The evidence, especially the testimony from defectors, has been so harrowing that a few years ago even the United Nations finally took serious notice, and set up a Commission of Inquiry (widely referred to as the COI), which in 2014 produced a 372-page report on human rights — or the complete absence thereof — in the Democratic People's Republic of North Korea.

This report, one of the best things to emerge in our time from an often morally obtuse UN, concluded, in the words of a summary released by the UN (boldface is mine):

…crimes against humanity have been committed by officials of the Democratic People's Republic of Korea, pursuant to policies established at the highest levels of the State. These crimes against humanity entail extermination, murder, enslavement, torture, imprisonment, rape, forced abortions and other sexual violence, persecution on political, religious, racial and gender grounds, the forcible transfer of populations, the enforced disappearance of persons and the inhumane act of knowingly causing prolonged starvation."

(That "prolonged starvation" refers not only to the horror of starving prisoners to death in the camps, but also to the mass famine of the mid-1990s, in which the Pyongyang regime dealt with a shortage of food by using its central planning apparatus to sustain the ruling party and one of the world's largest standing armies, while deliberately depriving of sustenance those deemed least loyal to the regime. By some estimates, one million or more North Koreans starved to death.)

The COI further concluded that the crimes of the North Korean regime were "ongoing" and that (again, boldface is mine):

…the gravity, scale and nature of these violations committed by the Democratic People's Republic of Korea reveal a state that does not have any parallel in the contemporary world. The Democratic People's Republic of Korea can be characterized as a totalitarian state that does not content itself with ensuring the authoritarian rule of a small group of people, but seeks to dominate every aspect of its citizens' lives and terrorizes them from within."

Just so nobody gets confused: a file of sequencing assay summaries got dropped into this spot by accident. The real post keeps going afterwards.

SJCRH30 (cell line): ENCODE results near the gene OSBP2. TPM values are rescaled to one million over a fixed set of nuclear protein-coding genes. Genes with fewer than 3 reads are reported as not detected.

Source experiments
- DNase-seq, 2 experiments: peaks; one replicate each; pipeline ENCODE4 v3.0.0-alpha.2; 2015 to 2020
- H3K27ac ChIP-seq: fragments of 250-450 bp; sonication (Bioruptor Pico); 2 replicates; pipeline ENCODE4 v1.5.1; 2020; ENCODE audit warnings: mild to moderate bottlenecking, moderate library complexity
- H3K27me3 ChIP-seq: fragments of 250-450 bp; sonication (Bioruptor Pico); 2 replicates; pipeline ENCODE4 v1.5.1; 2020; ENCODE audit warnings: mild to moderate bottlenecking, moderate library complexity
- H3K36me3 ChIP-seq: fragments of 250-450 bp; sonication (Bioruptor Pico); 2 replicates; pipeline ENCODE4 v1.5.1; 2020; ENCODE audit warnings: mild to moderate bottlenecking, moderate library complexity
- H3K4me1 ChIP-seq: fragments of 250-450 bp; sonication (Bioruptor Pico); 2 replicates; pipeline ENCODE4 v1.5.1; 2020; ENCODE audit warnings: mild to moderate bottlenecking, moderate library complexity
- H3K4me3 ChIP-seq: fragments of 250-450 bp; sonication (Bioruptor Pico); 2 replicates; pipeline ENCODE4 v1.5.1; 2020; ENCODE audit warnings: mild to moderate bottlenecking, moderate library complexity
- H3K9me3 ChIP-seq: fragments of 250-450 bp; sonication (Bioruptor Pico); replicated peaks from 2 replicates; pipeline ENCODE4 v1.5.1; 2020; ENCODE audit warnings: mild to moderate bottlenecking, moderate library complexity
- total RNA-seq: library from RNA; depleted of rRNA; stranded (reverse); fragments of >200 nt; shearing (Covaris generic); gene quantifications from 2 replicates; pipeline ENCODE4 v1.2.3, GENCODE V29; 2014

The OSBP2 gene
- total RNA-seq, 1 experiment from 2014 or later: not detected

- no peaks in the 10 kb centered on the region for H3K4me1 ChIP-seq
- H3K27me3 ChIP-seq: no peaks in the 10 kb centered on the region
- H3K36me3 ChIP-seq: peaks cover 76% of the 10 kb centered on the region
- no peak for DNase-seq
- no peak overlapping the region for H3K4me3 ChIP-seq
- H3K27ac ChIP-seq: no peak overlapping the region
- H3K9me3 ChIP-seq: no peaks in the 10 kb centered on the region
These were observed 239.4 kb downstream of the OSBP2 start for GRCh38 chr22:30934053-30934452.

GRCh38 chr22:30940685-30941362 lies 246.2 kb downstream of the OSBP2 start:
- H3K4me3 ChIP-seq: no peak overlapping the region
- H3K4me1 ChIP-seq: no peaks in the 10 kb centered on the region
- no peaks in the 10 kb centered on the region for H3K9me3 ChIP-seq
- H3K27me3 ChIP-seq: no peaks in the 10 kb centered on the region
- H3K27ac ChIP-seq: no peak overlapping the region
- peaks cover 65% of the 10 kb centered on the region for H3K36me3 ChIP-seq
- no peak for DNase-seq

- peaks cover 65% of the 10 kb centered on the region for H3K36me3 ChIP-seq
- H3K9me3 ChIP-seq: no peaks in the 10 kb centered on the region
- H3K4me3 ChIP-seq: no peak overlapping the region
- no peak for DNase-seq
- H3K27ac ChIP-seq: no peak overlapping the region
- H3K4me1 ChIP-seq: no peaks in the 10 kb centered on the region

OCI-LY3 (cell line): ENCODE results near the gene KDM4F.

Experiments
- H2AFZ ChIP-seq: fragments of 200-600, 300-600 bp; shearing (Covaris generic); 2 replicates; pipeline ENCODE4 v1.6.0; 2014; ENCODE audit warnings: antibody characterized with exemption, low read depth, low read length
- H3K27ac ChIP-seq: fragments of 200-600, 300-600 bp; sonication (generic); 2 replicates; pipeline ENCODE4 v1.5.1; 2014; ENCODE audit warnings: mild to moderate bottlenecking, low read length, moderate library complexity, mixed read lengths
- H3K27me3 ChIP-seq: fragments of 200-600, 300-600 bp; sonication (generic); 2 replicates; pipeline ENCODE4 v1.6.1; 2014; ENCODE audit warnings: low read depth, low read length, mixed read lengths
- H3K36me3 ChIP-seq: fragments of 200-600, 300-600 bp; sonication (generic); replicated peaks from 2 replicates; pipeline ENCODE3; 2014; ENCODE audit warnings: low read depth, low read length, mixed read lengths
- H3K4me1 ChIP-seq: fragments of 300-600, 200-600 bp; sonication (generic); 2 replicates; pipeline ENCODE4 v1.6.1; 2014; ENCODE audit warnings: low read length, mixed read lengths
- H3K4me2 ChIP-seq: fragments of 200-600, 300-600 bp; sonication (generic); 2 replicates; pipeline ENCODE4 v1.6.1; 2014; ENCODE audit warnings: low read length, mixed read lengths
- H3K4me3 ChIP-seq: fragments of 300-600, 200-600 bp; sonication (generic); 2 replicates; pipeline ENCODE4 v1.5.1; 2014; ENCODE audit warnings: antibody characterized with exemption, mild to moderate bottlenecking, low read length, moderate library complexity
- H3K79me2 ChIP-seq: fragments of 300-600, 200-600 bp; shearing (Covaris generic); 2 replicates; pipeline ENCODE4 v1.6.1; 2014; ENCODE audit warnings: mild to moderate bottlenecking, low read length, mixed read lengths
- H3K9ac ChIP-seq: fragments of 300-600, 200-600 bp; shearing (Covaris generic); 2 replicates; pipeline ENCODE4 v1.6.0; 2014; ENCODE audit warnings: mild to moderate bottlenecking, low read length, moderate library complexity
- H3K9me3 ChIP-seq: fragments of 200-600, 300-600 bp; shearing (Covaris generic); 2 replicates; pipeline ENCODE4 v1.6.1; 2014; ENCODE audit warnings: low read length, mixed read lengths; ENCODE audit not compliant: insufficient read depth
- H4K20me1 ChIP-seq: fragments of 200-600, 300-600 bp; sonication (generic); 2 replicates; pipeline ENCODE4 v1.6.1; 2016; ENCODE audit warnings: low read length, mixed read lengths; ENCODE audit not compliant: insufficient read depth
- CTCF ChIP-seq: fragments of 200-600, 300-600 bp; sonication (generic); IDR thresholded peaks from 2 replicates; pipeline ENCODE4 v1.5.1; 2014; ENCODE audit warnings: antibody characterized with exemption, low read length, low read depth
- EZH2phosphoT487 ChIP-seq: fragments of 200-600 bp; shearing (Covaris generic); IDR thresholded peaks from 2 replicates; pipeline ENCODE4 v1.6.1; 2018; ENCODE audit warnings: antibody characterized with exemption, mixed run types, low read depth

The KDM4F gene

That's the reality behind both the kitsch and the arsenal of Kim Jong Un. That's the reality that produces those crowds of North Koreans who turned out to cheer frantically for Kim Jong Un last Saturday, when he celebrated the 105th birthday of his grandfather Kim Il Sung — founder of this grotesque totalitaran dynasty — by parading missiles through the streets of Pyongyang.

Any attempt to bring down Kim Jong Un is high-risk, fraught with the danger that his regime might open fire across the Demilitarized Zone with a bombardment that could inflict mass casualties in Seoul. The risks have grown over the years, as one U.S. administration after another has kicked the problem down the road, with failed nuclear deals under Presidents Clinton and Bush, followed by President Obama's passive and disastrous policy of "strategic patience." Under President Obama, the U.S. basically bore witness and relied on sanctions, while the threats began to accelerate and compound dramatically. The Kim regime restarted its plutonium-producing nuclear reactor at Yongbyon, went public with a uranum-enrichment facility that the regime had previously denied (and appears to have since expanded), torpedoed and sank a South Korean frigate, shelled a South Korean island, carried out missiles tests galore, conducted four nuclear tests (bringing the total to date to five, including a first test on Bush's watch, in 2006, followed by the four on Obama's watch, in 2009, 2013 and two in 2016) and advertised its program to develop submarine-launched missiles.